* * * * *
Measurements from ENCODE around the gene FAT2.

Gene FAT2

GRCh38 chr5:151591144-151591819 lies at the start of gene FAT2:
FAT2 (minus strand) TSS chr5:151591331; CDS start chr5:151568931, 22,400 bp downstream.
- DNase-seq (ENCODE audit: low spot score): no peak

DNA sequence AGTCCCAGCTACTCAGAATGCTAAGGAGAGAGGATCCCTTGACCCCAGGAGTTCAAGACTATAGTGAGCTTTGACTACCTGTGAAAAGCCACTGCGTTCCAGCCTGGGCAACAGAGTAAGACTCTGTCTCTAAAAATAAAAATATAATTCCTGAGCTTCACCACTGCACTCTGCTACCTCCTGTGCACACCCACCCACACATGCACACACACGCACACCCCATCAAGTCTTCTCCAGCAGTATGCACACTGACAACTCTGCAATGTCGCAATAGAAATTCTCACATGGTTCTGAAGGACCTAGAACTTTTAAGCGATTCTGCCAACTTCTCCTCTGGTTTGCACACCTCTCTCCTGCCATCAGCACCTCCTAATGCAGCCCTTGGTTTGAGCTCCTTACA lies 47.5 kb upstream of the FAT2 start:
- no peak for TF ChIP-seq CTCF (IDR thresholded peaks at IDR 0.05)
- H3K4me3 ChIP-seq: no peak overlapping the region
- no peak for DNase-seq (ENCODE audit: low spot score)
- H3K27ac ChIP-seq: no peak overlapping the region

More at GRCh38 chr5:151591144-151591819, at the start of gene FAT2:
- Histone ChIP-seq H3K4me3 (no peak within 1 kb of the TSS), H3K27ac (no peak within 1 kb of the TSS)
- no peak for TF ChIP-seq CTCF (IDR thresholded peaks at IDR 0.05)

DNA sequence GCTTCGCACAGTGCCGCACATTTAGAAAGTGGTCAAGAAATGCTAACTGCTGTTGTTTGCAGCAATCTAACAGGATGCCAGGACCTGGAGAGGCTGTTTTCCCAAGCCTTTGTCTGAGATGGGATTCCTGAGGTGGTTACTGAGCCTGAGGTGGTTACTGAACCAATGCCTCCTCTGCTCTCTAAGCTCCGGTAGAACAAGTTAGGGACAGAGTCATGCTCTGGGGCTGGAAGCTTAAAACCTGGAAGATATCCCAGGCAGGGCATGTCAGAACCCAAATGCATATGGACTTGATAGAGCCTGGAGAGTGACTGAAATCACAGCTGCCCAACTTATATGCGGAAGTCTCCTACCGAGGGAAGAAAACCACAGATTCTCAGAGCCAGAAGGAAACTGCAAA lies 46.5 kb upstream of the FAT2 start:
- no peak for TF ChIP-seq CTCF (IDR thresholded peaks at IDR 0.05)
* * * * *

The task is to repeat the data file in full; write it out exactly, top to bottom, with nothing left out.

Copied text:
Measurements from ENCODE around the gene FAT2.

Gene FAT2

GRCh38 chr5:151591144-151591819 lies at the start of gene FAT2:
FAT2 (minus strand) TSS chr5:151591331; CDS start chr5:151568931, 22,400 bp downstream.
- DNase-seq (ENCODE audit: low spot score): no peak

DNA sequence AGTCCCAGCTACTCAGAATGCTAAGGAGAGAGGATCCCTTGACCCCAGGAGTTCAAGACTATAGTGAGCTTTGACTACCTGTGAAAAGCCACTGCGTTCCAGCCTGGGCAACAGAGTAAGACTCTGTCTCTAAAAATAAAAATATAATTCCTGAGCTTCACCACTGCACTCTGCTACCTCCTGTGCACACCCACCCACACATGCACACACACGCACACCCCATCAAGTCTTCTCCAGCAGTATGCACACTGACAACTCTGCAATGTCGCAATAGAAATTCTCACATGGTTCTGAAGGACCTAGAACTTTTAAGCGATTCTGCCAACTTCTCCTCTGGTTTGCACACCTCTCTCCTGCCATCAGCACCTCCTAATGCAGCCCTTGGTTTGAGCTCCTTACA lies 47.5 kb upstream of the FAT2 start:
- no peak for TF ChIP-seq CTCF (IDR thresholded peaks at IDR 0.05)
- H3K4me3 ChIP-seq: no peak overlapping the region
- no peak for DNase-seq (ENCODE audit: low spot score)
- H3K27ac ChIP-seq: no peak overlapping the region

More at GRCh38 chr5:151591144-151591819, at the start of gene FAT2:
- Histone ChIP-seq H3K4me3 (no peak within 1 kb of the TSS), H3K27ac (no peak within 1 kb of the TSS)
- no peak for TF ChIP-seq CTCF (IDR thresholded peaks at IDR 0.05)

DNA sequence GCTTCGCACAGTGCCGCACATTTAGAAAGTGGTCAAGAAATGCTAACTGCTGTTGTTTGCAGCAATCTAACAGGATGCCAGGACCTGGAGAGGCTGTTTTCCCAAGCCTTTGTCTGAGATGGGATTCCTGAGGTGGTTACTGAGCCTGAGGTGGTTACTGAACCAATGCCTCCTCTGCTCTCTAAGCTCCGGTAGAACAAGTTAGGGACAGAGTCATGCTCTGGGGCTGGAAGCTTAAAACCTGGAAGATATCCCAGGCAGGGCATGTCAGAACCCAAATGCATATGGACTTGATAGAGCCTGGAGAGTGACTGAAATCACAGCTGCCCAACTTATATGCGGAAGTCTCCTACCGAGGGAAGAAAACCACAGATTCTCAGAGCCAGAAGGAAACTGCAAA lies 46.5 kb upstream of the FAT2 start:
- no peak for TF ChIP-seq CTCF (IDR thresholded peaks at IDR 0.05)